Small Business Has A Friend In PennsylvaniaMichael Schroeder
Believe it or not, tiny Scheirer Machine Co. is the kind of company Pennsylvania officials had in mind when they hatched a new technical-assistance program for manufacturers in 1988. Scheirer--a Pittsburgh shop with 65 employees that makes replacement parts for steel and mining equipment--needed help to become more competitive, so it turned to the state-funded Industrial Resource Center in Duquesne, a Pittsburgh suburb.
For a fee of $3,000, a three-person team of experts helped Scheirer reorganize its shop floor and raise productivity by about 15% in just six months. The center lent Scheirer $150,000 at 5% interest to buy a computerized lathe. And the company will get ongoing assistance to upgrade its technology further.
THINK SMALL. Pennsylvania, like other industrial states, is rethinking the economic importance of its small, nuts-and-bolts manufacturers. Through much of the 1980s, Rust Belt states pursued high-tech and service jobs to replace losses from plant closings in such basic industries as steel and autos. States often went overboard offering expensive tax and subsidy incentives to woo a limited number of huge manufacturing plants, often built by foreign companies.
But small industry turned out to be more resilient than expected. In Pennsylvania, for instance, factory jobs declined 22% during the 1980s--largely from steel plant closings. But the number of manufacturing companies in the state actually increased during the decade by 5%, to more than 17,000. "The lion's share of economic activity and job creation is going to depend on smaller entrepreneurs," says Andrew T. Greenberg, Pennsylvania's commerce secretary.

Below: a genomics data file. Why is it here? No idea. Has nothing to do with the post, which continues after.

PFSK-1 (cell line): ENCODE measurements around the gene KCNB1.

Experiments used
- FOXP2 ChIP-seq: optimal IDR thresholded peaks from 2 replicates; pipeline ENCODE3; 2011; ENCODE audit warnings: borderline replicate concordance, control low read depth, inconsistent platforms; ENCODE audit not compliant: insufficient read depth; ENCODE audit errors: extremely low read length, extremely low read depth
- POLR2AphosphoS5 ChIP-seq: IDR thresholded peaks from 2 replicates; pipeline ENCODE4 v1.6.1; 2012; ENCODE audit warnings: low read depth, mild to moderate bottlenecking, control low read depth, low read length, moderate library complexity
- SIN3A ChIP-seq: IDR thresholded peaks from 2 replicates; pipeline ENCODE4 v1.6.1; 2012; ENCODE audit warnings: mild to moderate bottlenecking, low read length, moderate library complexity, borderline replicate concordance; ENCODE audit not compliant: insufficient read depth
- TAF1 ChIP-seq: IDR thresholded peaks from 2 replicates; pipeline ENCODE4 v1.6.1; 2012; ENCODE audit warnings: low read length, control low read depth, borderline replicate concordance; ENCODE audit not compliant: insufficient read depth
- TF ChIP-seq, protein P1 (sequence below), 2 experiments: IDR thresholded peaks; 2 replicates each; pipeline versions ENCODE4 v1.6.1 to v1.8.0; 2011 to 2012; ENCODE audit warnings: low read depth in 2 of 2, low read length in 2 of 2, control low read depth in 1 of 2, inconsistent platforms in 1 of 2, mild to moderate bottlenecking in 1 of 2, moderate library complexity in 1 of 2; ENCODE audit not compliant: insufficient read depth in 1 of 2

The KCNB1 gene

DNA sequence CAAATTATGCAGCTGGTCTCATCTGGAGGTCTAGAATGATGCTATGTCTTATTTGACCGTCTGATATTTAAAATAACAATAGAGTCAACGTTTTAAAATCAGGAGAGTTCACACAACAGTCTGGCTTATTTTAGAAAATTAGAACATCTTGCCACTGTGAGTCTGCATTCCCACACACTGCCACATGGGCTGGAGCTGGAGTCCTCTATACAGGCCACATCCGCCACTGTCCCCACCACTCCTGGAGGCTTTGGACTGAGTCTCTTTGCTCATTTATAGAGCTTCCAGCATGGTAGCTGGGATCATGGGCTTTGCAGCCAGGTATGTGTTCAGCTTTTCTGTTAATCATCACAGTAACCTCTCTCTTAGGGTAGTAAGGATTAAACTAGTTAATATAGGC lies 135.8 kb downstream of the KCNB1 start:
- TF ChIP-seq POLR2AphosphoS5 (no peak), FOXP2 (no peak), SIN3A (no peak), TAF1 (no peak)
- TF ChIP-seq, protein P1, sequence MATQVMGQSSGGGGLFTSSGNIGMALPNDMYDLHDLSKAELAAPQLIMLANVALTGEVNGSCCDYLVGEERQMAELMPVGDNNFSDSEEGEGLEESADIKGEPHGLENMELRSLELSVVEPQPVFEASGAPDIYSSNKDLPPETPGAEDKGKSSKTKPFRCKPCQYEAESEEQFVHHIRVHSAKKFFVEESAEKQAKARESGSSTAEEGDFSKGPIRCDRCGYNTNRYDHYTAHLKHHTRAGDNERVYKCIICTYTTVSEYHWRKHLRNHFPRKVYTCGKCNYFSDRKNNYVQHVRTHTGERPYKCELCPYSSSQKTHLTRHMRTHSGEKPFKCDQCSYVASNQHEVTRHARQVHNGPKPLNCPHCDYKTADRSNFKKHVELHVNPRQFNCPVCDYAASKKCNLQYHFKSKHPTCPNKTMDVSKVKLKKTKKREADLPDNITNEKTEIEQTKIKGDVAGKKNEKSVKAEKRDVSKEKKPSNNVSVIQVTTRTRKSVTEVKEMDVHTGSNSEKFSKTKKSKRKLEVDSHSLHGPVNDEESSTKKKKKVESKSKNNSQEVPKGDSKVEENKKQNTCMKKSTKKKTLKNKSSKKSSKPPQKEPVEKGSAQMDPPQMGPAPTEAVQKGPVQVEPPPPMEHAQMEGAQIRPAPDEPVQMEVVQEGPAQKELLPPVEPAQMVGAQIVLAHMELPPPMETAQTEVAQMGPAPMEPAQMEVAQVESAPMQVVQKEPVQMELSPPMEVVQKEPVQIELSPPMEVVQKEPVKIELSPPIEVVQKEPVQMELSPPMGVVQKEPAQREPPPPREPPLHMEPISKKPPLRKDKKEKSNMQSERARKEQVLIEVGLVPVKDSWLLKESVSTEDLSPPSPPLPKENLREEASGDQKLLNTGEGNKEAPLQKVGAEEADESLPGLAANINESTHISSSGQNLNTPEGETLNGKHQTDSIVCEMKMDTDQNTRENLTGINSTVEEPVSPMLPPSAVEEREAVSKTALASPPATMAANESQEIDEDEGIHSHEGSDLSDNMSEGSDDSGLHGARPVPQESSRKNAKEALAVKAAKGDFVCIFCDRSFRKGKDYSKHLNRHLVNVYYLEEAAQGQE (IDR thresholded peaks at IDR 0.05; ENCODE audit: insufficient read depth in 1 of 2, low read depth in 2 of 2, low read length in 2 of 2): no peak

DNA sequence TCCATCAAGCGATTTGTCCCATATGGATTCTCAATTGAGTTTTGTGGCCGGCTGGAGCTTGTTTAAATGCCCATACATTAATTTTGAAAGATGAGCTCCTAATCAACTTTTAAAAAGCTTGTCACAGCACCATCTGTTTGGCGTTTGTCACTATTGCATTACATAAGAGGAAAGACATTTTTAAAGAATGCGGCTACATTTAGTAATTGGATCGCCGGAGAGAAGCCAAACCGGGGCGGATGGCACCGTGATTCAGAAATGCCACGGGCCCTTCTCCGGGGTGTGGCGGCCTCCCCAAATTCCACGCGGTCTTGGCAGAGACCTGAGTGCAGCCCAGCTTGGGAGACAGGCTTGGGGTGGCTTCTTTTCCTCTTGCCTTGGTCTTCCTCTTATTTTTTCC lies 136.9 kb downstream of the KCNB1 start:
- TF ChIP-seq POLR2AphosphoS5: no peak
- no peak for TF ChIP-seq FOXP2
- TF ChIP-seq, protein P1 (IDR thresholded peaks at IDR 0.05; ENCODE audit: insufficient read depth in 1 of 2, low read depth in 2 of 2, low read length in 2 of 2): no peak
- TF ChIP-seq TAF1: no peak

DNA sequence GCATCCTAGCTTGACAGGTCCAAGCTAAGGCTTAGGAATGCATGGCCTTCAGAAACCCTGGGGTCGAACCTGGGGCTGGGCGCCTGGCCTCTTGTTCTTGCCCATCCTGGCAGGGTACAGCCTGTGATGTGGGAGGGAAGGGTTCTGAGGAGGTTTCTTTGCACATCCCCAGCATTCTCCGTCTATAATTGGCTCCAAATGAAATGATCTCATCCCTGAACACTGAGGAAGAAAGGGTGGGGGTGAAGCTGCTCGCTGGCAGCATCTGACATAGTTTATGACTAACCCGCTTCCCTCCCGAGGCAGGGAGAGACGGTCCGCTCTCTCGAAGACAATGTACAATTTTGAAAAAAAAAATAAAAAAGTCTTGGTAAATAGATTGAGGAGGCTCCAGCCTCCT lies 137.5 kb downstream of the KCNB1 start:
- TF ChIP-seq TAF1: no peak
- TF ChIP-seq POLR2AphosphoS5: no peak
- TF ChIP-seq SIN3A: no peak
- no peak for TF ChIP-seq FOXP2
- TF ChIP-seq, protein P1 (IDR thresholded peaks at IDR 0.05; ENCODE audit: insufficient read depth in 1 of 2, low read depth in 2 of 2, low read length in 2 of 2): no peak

Other states agree. Budding local industrial policies are geared toward preserving the stable, high-paying factory jobs. Ohio has a long-established technology transfer effort called the Thomas Edison Program. Georgia and Maryland both have top-notch programs to assist manufacturers.
But Pennsylvania's package of initiatives stands out as the most comprehensive policy effort yet. The state spends about $9 million a year to staff a network of eight regional resource centers, such as the one providing help to Scheirer. Under the decade-old Ben Franklin Partnership, state money is aimed at nurturing startups. And just last month, the state started lending more low-interest money for modernization to companies that pay above-average wages. "There is a model brewing here," says Bennett Harrison, economist at Carnegie Mellon University. "They're focusing on the real competitiveness problem."
Indeed, as Japan and Germany have proved, big companies can be globally competitive only if they can count on suppliers for high-quality products at reasonable prices. And many small U.S. manufacturers know they have a lot of catching up to do when it comes to quality and productivity.
More and more of them are benefiting from state programs. Piad Precision Casting Co. in Greensburg, Pa., needed access to the latest technology and production methods to remain competitive. So it linked up with the Southwestern Pennsylvania Industrial Resource Center, one of the largest and best-funded centers. Piad, which has 95 employees and $10 million in annual sales, supplies electrical components to major equipment producers, including General Electric Co. and Asea Brown Boveri. With standards ever rising, says Karl Schweisthal, president of Piad, "our objective is to be a world-class manufacturer by the end of 1995."
The Pennsylvania program has some critics. With limited funding, the centers tend to work with the stable and creditworthy. Struggling manufacturers who need the most help don't get much assistance, beyond seminars. "We are not a turnaround operation," says Barry G. Maciak, managing director of Southwestern Pennsylvania Industrial Resource Center. Still, by providing access to new technologies, such states as Pennsylvania are giving many small manufacturers a new way to compete.